In 2009, the M-type phospholipase A2 receptor (PLA2R), a podocyte membrane glycoprotein, was identified as the first autoantigen involved in PMN in the adult . Circulating PLA2R-Ab is detected in 70 to 80% of patients with PMN patients. Additional studies detected PLA2R-Ag in immune deposits in kidney biopsy . Many studies reported that high titers of PLA2R-Ab are correlated with a lower risk of spontaneous or immunosuppressant-induced remission, a higher risk of nephrotic syndrome and of end-stage renal disease [12–18]. In a Chinese cohort, patients with undetectable PLA2R-Ab had a better prognosis than those with detectable PLA2R-Ab at onset, while persistence of PLA2R-Ag antigen in the deposits was associated with a higher risk of relapse .
More recently, another podocyte antigen, THSD7A, was identified accounting for less than 5% of PMN . There is some indication that patients with anti-THSD7A antibody may have a higher risk of cancer .
We reviewed all patients referred to us over a 14-year period to revisit in a single centre the diagnostic, prognostic and predictive value of PLA2R-Ab, as well as the prevalence and potential cancer association of anti-THSD7A antibodies.
We conducted a retrospective study of all patients with MN referred from January 2000 to January 2014 to the Nephrology department at the Tenon university hospital, Paris (France). Patients provided written informed consent for the use of their tissues and/or medical record data for research purposes (S1 Patient consent form). The study was approved by the IRB/Ethics Committee "CPP Ile de France IV", Hôpital Saint Louis, Paris (S1 CPP4). All renal pathology records were reviewed over a 14-year period to identify patients with histological diagnosis of MN. One hundred and eight patients were identified. Clinical data were obtained by checking patients’ medical records and included age, gender, blood pressure, date of renal biopsy, previous and concomitant supportive and immunosuppressant treatments (S1 Dataset and S1 Variables Listing). Biological data included urine protein to creatinine ratio (PCR), serum albumin, serum creatinine and estimated glomerular filtration rate (eGFR) by MDRD formula at the time of the initial renal biopsy and at each follow-up timepoint (diagnosis, 6 months or initiation of immunosuppressive treatment, 3 to 6 months after treatment, and end of follow-up). We defined the nephrotic syndrome as the association of proteinuria > 3.0g/24 h and a serum albumin < 30 g / L.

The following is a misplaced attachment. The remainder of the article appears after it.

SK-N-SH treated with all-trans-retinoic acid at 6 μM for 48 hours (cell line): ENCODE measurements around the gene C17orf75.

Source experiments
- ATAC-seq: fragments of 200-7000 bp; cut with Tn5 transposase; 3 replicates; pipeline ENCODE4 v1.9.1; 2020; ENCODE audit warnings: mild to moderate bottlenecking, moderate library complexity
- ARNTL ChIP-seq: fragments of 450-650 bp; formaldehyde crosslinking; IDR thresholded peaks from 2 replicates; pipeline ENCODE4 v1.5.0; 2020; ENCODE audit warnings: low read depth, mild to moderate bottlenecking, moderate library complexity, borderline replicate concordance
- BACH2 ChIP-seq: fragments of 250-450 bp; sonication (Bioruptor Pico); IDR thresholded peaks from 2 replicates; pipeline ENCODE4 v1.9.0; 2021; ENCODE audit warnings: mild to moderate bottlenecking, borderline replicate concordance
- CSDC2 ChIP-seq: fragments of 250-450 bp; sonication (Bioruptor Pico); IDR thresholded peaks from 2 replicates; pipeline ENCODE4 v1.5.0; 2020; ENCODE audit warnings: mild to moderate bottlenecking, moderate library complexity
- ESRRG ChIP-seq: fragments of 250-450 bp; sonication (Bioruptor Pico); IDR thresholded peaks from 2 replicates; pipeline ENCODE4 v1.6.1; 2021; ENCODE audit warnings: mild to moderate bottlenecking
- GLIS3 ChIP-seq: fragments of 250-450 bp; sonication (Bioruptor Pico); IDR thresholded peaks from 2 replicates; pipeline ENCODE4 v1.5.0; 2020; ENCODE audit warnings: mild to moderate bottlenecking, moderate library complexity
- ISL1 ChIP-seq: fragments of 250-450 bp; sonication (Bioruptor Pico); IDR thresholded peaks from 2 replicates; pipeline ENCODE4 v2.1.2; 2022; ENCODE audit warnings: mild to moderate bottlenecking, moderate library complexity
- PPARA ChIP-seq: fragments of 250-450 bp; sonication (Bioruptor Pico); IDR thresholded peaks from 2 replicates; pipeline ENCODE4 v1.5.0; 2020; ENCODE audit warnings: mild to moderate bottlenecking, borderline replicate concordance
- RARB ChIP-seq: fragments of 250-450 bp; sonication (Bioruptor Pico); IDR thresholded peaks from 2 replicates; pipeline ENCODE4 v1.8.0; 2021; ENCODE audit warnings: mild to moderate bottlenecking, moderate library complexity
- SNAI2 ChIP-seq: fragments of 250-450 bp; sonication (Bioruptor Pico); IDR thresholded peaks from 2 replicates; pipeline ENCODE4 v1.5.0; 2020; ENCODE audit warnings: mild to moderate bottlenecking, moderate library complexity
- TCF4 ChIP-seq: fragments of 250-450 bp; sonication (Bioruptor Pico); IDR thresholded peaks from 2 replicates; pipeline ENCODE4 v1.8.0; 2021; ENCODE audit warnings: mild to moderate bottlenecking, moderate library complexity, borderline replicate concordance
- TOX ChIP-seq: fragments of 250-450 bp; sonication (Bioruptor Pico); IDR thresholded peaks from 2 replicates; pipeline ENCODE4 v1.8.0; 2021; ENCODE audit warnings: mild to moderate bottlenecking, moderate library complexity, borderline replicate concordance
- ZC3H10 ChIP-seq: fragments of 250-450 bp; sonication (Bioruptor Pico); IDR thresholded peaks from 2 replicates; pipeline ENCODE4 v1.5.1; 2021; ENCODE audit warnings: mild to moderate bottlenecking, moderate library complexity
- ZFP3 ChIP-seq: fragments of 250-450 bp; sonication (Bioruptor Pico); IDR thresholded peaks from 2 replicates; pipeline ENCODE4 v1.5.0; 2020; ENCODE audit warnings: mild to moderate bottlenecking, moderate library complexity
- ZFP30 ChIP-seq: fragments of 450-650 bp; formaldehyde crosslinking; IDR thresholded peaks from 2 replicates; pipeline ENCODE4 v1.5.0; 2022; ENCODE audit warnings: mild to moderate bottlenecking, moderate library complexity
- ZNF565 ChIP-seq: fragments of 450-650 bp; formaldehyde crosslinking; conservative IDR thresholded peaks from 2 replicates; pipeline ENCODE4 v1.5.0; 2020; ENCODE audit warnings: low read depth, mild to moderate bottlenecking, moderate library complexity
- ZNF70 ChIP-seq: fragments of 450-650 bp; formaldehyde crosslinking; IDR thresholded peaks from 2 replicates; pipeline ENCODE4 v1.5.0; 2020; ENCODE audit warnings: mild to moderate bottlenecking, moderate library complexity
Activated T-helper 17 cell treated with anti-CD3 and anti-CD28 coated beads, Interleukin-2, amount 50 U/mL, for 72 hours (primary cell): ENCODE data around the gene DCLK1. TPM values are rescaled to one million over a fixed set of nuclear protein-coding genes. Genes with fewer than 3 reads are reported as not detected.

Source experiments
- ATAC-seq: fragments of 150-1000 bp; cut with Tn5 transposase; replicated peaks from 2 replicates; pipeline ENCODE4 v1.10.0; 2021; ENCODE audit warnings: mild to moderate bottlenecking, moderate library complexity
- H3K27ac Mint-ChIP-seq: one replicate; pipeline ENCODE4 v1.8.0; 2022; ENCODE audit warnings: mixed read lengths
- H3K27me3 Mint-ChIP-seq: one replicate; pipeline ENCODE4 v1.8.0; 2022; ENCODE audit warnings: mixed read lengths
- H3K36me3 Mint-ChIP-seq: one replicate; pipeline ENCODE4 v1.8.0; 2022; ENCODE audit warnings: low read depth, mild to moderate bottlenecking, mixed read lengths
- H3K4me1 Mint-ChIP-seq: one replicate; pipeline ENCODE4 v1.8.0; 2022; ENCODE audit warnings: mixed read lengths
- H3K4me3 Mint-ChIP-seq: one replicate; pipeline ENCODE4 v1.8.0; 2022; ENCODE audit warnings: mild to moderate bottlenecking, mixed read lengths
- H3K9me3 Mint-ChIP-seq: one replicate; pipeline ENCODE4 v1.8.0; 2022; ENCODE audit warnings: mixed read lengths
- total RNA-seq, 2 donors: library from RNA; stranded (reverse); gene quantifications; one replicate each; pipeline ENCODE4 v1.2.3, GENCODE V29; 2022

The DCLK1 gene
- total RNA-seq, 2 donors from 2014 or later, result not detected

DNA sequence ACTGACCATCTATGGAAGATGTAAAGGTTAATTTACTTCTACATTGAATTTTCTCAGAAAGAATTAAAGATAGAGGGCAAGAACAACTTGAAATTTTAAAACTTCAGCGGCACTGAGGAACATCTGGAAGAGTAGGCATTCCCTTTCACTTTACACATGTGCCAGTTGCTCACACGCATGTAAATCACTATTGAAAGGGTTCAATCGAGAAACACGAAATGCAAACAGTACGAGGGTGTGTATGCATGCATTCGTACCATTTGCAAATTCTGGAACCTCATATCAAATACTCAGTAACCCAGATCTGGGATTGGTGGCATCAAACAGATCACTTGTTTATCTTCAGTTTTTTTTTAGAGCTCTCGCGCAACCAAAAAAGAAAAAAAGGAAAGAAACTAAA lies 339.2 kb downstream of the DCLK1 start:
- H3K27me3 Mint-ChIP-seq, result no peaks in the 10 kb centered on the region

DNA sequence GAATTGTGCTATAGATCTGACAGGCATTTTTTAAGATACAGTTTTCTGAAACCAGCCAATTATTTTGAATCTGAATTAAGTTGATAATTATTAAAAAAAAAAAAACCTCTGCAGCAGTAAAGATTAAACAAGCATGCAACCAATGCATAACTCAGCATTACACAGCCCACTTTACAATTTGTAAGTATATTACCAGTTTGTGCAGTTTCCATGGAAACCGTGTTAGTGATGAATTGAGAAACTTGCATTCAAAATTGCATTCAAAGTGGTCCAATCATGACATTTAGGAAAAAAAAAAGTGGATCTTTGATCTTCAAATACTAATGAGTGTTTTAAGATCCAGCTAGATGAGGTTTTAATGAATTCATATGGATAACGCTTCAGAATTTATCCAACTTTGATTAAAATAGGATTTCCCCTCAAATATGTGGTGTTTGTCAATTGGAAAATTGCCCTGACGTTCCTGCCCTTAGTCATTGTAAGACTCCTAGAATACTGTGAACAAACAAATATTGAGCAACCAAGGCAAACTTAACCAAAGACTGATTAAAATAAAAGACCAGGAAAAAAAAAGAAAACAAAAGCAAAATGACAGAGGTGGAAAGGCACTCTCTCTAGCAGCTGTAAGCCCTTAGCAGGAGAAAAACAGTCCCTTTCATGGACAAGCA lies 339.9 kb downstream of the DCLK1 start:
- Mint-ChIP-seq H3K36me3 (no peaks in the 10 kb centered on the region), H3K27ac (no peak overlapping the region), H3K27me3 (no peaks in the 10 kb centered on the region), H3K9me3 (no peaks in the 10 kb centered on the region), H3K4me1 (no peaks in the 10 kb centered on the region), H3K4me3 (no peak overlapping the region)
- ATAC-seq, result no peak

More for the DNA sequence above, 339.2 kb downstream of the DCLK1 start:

In 96 patients, we were able to retrieve sera sampled at the time of kidney biopsy, at around 6 months (median 6.3 months, extremes 4.75–9), at the initiation of immunosuppressive treatment if applicable, and at the end of follow-up.
At diagnosis, each patient was investigated with the aim to identify a cause for secondary MN such as malignancy, auto-immune disorder, infectious disease and a toxic cause. Primary membranous nephropathy was considered as a diagnosis of exclusion. Secondary membranous nephropathy was considered if any biological test or imaging procedure was positive at initial assessment or during follow-up. Initial evaluation included clinical examination, chest radiography, abdominal US for all patients and mammography if female. Blood samples were systematically tested for DNA antibodies and complement evaluation, HBV, HIV, HCV and syphilis serology. Patients were also asked to record their medications in search for a toxic cause. CT scan was performed in smokers and in patients over 50 years. Endoscopic investigation of colon and stomach was performed in patients over 50 years, or in case of familial history of colon cancer, or any manifestation suggestive of cancer.
All patients received supportive treatment including angiotensin-converting-enzyme inhibitor or angiotensin receptor blocker and lipid-lowering statin therapy.